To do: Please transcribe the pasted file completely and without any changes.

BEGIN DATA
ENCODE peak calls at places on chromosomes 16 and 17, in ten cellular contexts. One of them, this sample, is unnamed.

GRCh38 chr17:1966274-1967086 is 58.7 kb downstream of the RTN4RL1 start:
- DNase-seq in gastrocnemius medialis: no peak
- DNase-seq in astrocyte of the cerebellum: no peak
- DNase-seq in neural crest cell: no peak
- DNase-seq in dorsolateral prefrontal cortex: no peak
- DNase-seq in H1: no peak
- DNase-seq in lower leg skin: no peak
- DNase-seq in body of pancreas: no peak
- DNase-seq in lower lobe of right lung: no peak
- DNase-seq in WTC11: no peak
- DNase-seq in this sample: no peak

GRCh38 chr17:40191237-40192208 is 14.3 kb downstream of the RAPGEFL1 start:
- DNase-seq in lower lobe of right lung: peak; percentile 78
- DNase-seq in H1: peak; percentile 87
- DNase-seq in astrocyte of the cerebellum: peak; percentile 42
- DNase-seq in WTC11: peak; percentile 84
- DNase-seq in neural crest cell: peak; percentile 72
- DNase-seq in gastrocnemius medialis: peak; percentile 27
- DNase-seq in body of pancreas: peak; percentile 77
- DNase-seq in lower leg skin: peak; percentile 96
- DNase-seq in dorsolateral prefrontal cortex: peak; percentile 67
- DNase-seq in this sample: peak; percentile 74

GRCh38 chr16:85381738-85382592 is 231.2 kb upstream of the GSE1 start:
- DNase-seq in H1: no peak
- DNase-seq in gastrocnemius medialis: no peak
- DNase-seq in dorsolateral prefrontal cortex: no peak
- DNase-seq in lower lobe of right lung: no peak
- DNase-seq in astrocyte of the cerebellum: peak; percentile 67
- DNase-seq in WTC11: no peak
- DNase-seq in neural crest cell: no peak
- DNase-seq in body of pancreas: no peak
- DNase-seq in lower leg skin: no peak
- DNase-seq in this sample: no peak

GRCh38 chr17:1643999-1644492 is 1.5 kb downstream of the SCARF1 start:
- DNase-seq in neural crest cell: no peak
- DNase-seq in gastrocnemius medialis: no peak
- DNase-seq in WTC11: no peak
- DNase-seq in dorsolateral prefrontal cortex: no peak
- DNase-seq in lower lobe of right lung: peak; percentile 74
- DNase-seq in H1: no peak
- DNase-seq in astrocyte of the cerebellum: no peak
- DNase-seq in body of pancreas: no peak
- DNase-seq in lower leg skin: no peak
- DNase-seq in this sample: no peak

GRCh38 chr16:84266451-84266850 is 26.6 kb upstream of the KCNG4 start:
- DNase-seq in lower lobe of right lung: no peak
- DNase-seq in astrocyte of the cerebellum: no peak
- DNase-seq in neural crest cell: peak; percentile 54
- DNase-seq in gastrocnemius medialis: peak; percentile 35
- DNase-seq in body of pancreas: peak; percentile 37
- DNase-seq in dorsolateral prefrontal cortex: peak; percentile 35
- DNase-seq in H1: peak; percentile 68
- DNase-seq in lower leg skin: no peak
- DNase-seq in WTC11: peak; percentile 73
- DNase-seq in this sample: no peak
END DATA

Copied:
ENCODE peak calls at places on chromosomes 16 and 17, in ten cellular contexts. One of them, this sample, is unnamed.

GRCh38 chr17:1966274-1967086 is 58.7 kb downstream of the RTN4RL1 start:
- DNase-seq in gastrocnemius medialis: no peak
- DNase-seq in astrocyte of the cerebellum: no peak
- DNase-seq in neural crest cell: no peak
- DNase-seq in dorsolateral prefrontal cortex: no peak
- DNase-seq in H1: no peak
- DNase-seq in lower leg skin: no peak
- DNase-seq in body of pancreas: no peak
- DNase-seq in lower lobe of right lung: no peak
- DNase-seq in WTC11: no peak
- DNase-seq in this sample: no peak

GRCh38 chr17:40191237-40192208 is 14.3 kb downstream of the RAPGEFL1 start:
- DNase-seq in lower lobe of right lung: peak; percentile 78
- DNase-seq in H1: peak; percentile 87
- DNase-seq in astrocyte of the cerebellum: peak; percentile 42
- DNase-seq in WTC11: peak; percentile 84
- DNase-seq in neural crest cell: peak; percentile 72
- DNase-seq in gastrocnemius medialis: peak; percentile 27
- DNase-seq in body of pancreas: peak; percentile 77
- DNase-seq in lower leg skin: peak; percentile 96
- DNase-seq in dorsolateral prefrontal cortex: peak; percentile 67
- DNase-seq in this sample: peak; percentile 74

GRCh38 chr16:85381738-85382592 is 231.2 kb upstream of the GSE1 start:
- DNase-seq in H1: no peak
- DNase-seq in gastrocnemius medialis: no peak
- DNase-seq in dorsolateral prefrontal cortex: no peak
- DNase-seq in lower lobe of right lung: no peak
- DNase-seq in astrocyte of the cerebellum: peak; percentile 67
- DNase-seq in WTC11: no peak
- DNase-seq in neural crest cell: no peak
- DNase-seq in body of pancreas: no peak
- DNase-seq in lower leg skin: no peak
- DNase-seq in this sample: no peak

GRCh38 chr17:1643999-1644492 is 1.5 kb downstream of the SCARF1 start:
- DNase-seq in neural crest cell: no peak
- DNase-seq in gastrocnemius medialis: no peak
- DNase-seq in WTC11: no peak
- DNase-seq in dorsolateral prefrontal cortex: no peak
- DNase-seq in lower lobe of right lung: peak; percentile 74
- DNase-seq in H1: no peak
- DNase-seq in astrocyte of the cerebellum: no peak
- DNase-seq in body of pancreas: no peak
- DNase-seq in lower leg skin: no peak
- DNase-seq in this sample: no peak

GRCh38 chr16:84266451-84266850 is 26.6 kb upstream of the KCNG4 start:
- DNase-seq in lower lobe of right lung: no peak
- DNase-seq in astrocyte of the cerebellum: no peak
- DNase-seq in neural crest cell: peak; percentile 54
- DNase-seq in gastrocnemius medialis: peak; percentile 35
- DNase-seq in body of pancreas: peak; percentile 37
- DNase-seq in dorsolateral prefrontal cortex: peak; percentile 35
- DNase-seq in H1: peak; percentile 68
- DNase-seq in lower leg skin: no peak
- DNase-seq in WTC11: peak; percentile 73
- DNase-seq in this sample: no peak